IDAHO FALLS, Idaho - A recent incident involving a Rexburg-based paving company – Black Magic Paving – illustrates the power of self-regulation.
A resident claimed she had not received the paving project she’d ordered and paid for and was upset because she could not get the business to respond to her complaints. BBB became involved and investigated Black Magic Paving, and issued a news release. After the story aired on KIFI-TV, Better Business Bureau serving the Snake River Region heard immediately from Joe Mullins, the paving company CEO.
“I’m trying to run a clean business,” Mullins says. “I just want to do the right thing.”
Apparently, Mullins had operated the business under West Coast Paving and Black Magic Paving in Arizona. When he moved to Idaho, he registered the business with the Bureau of Occupational Licenses and received a contractor’s number. He registered under West Coast Paving, LLC.
“When we moved, we chose to consolidate under the Black Magic name,” Mullins says.
However, he failed to register with the Idaho Secretary of State.
And, he didn’t notify BBB that the company was operating in Idaho.
“The gal at the Bureau of Occupational Licenses said that was all we needed to operate our paving company,” Mullins says. “We thought we’d taken all the proper action necessary.”
He later learned that not taking care of the paperwork himself left him with more than a paving problem in St. Anthony.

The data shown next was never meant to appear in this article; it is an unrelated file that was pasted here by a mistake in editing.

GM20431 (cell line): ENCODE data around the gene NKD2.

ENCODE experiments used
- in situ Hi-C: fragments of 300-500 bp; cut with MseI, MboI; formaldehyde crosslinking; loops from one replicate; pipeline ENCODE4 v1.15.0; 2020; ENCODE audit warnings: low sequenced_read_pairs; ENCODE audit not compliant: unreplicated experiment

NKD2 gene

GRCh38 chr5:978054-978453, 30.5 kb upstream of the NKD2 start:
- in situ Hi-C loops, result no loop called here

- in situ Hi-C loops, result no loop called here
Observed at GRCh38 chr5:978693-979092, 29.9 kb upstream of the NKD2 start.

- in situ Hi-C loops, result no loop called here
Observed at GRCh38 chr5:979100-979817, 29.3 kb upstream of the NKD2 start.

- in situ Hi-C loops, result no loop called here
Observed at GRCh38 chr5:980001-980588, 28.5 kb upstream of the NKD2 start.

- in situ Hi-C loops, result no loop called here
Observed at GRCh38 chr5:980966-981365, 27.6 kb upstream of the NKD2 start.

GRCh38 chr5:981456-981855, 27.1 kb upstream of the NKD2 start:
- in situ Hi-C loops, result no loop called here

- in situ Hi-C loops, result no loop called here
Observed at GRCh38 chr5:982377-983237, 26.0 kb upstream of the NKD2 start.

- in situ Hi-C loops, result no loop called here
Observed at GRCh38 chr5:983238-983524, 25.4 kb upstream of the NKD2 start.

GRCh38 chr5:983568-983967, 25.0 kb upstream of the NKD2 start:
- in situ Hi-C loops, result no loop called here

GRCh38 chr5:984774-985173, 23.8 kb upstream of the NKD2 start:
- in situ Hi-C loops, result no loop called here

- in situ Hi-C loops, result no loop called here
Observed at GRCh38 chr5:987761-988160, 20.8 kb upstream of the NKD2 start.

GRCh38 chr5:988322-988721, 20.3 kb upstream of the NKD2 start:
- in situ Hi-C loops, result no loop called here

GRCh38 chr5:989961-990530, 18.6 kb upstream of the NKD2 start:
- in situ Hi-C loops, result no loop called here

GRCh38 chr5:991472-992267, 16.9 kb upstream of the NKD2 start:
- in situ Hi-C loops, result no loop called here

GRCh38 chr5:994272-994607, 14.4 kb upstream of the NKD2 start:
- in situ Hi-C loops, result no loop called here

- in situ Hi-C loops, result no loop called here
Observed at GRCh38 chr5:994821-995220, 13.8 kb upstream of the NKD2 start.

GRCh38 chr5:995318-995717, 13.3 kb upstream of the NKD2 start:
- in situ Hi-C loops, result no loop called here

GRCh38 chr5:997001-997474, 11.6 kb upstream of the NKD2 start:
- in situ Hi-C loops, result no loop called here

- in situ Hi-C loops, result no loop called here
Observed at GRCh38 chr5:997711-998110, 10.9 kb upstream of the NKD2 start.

“I don’t want people to think we’re a fly-by-night outfit,” he says. “We’re trying to do businesses in this area and get set up properly.”
Dale Dixon, CEO of Better Business Bureau, says this is powerful because it shows how businesses are encouraged to take the right steps in making sure they are trustworthy, honest and transparent in their dealings.
Mullins has since filed his paperwork and paid for his business permit, provided the BBB with proof of a physical address in Idaho Falls, and made statements to uphold promises made.
Better Business Bureau encourages all homeowners to keep in mind the following when considering a paving contractor:
· Be suspicious if the paver states they have leftover materials from another job.
Professional asphalt contractors know, with great accuracy, how much paving material is needed to complete each project. Rarely will they have large quantities of leftover material.
· Be suspicious if you are pushed to make a quick decision.
Trustworthy contractors will provide a written estimate that will be valid for days or weeks. It should specify in detail the work to be performed and the total price. They also don’t mind you checking them out before signing a contract.
· Be wary of cash-only sales.
Most reputable contractors will take checks or credit cards.
· Be extra cautious if the company is from out of state.
Look at the truck the representative travels in. If it is unmarked or has an out-of-state license plate, be cautious. Even if the representative claims to have a local phone number, scammers can easily purchase disposable cell phones to provide a local number in the area they are soliciting. Also, don’t be afraid to ask to see their driver’s license. Contractors are required to be registered in Idaho, ask to see the company's registration and verify it with the Idaho Contractors Board, (208-334-3233).
Before any purchase, research every business at bbb.org. If you suspect that you are dealing with an illegal paving contractor, call your local police department immediately and then BBB.